Ecological understandings

Prevailing assumptions/practices

 

1.       Responsive to early indicators

 

2.       Cyclical, regenerative relationships

 

3.       Growth subject to limiting factors

 

4.       Most resources used for maintenance

 

5.       Based on solar and renewable energy

 

6.       Mutualism favoured

 

7.       Functional diversity and complexity confer stability

 

8.       Rich diversity of specialists, generalists, roles and niches within communities

 

9.       Uniqueness of time and place (reflected in all structures and processes

 

10.    Gradual co-evolutionary structural change, with occasional bursts of creativity

 

Cultural and personal imperatives

 

1.       Building personal, social and ecological capital and well-being, and a sense of enough; and living off the interest

 

2.       ‘Conserver Society’ (equitably meeting basic and aesthetic needs)

 

3.       Appropriate scale, resource efficient (solar renewables); structures processes and technologies minimizing waste and impact

 

4.       Values-based decision making by an informed, participatory population (public education, access, transparency and inclusion) – for the greatest good (social justice

 

5.       Regional self-reliance, shared leadership and responsibility; and context sensitive and specific designs, products and services

 

6.       Right to meaningful work (sense of purpose, place and valued roles within vibrant communities)

 

7.       ‘Understanding’, creative, and design focused science, technology and arts, and their integration

1.       Wait for crises

 

2.       Linear material flows

 

3.       Unlimited growth (unsustainable)

 

4.       Production overemphasized

 

5.       Reliant on fossil fuels and nuclear power

 

6.       Competition emphasized

 

7.       Simplified, highly controlled systems (dependant and unstable)

 

8.       Few specialists and roles valued

 

 

9.       Structures and processes universalised, everything the same, everywhere, all the time)

 

10.    Rapid, forced change with few beneficiaries and many

‘casualties’

 

 

 

1.       Inequitable and accumulating personal wealth (unsatisfiable and unsustainable); living off the capital

 

 

 

2.       Growing consumption (increasingly emphasizing compensatory wants)

 

3.       Mega, powerful resource consuming; structures process and technologies waste producing and impacting

 

 

 

 

4.       Market forces (political and consumer manipulation through advertising and exclusion; short-term narrow focus, with neglect of externalities) – monetary system of values (economic rationalism)

 

5.       Transglobal corporate managerialism and hierarchical control; homogenized designs, products and services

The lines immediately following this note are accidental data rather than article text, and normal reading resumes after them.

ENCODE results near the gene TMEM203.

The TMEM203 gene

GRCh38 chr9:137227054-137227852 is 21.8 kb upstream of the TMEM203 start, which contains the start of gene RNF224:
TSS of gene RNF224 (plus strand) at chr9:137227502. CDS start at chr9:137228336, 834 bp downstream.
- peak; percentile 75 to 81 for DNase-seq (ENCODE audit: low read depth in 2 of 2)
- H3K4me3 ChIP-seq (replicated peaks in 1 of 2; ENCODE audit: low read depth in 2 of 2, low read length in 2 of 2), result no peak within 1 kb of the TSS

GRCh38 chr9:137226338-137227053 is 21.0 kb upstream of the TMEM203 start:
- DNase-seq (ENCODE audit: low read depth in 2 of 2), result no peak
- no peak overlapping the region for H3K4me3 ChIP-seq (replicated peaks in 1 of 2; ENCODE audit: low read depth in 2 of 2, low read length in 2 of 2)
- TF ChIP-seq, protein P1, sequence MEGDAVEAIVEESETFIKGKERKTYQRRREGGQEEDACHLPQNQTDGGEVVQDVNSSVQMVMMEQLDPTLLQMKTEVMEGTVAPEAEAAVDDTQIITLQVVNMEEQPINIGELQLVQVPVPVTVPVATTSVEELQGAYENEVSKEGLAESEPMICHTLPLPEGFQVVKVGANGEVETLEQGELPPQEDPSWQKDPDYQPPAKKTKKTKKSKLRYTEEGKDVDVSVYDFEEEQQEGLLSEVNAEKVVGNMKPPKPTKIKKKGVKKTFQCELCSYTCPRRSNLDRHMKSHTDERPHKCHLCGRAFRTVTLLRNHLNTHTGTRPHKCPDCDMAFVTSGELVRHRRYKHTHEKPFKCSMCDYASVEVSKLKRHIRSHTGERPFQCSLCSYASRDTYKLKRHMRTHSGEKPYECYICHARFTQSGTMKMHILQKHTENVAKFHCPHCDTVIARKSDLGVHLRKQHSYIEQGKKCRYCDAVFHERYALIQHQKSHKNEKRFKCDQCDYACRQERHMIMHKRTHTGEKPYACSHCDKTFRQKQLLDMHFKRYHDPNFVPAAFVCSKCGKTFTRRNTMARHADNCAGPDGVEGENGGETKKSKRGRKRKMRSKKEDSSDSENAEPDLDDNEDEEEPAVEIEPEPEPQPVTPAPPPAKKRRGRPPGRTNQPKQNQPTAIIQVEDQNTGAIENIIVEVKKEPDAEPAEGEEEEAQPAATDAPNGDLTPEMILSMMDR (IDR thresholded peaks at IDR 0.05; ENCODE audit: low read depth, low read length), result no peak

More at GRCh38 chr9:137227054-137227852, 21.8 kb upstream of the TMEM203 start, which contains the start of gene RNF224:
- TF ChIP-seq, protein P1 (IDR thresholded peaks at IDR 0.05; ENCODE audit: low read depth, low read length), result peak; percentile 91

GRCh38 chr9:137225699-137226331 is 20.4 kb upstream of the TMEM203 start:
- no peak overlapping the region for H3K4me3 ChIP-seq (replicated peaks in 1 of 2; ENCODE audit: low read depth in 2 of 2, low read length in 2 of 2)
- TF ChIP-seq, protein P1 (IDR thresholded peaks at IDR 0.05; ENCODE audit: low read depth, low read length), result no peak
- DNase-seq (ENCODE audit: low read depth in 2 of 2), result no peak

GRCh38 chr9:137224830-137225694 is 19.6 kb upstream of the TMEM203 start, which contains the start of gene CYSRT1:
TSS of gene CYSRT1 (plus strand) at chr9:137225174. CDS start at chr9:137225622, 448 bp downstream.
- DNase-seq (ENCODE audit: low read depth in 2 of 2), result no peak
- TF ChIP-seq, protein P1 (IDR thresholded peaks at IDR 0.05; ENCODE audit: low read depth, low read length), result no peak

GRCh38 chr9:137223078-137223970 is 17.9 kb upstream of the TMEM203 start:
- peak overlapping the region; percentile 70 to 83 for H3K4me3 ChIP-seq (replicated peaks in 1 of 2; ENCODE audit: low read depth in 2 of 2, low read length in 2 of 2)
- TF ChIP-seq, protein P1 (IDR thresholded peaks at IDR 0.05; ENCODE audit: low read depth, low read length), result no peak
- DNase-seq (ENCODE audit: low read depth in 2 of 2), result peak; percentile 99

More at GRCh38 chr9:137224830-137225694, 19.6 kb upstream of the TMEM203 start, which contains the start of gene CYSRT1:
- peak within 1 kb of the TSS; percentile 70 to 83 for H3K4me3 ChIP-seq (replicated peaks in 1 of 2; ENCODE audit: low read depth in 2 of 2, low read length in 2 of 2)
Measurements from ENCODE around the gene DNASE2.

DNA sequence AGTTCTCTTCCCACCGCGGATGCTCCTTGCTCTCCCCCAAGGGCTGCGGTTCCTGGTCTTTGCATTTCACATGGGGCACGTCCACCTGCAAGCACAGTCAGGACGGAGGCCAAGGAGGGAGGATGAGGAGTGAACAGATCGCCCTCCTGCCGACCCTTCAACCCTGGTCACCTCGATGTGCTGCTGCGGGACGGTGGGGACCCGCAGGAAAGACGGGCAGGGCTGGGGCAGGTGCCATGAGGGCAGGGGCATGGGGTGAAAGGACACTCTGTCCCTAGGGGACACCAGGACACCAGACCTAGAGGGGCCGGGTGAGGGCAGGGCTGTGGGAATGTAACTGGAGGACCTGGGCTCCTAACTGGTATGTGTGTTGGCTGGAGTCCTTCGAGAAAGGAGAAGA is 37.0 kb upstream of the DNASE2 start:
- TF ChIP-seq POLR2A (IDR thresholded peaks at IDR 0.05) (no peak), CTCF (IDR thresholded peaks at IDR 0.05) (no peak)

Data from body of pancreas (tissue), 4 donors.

6.       Mobile, disposable workforce (loss of sense of purpose, meaning, connection to place and community)

 

 

 

7.       Controlling and problem solving, specialised

science and technology (understanding science and arts as disposable luxuries)

 

 

 

 

In reflecting on the information in these tables, and on the state of our world, I am reminded of the words of the late Scottish psychiatrist R.D. Laing who, commenting on why it is so difficult for most of us to keep an open mind, observed:

 

It is as if we were hypnotised twice, firstly into accepting pseudo-reality as reality, and secondly into believing we were not hypnotised.

 

Such a hypnotised mind would be likely to be unwilling to take the time to reflect on the points raised in the above tables, and on this presentation as a whole.

 

I have also found the following three quotations helpful to keep in mind.

 

  • Suddenly I realised that nobody knew anything and from that point on I began to think for myself.  (Maurice Nicoll, 1952)
  • The task is not so much to see what no one has yet seen, but to think what no one has yet thought about what everybody sees.  (Arthur Schopenhauer, 1890)
  • It ain’t what we don’t know that gets us into trouble, it’s what we know that ain’t right.  (Will Rogers)

 

We so often accept information uncritically and postpone or remain fearful of doing our own thinking.

 

I have also found three images useful to keep in mind when opening up my thinking.  The first is from a French agronomist, Andre Voisin (1959), the second is from John Heron (1992), and the third from Lloyd deMause (1982).

 

 

 

 

 

 

 

 

 

 

 

 

 

 

 

 

 

 

 

 

 

 

 

Fig.1. The sum total of human knowledge is depicted on the right, the rest on the left.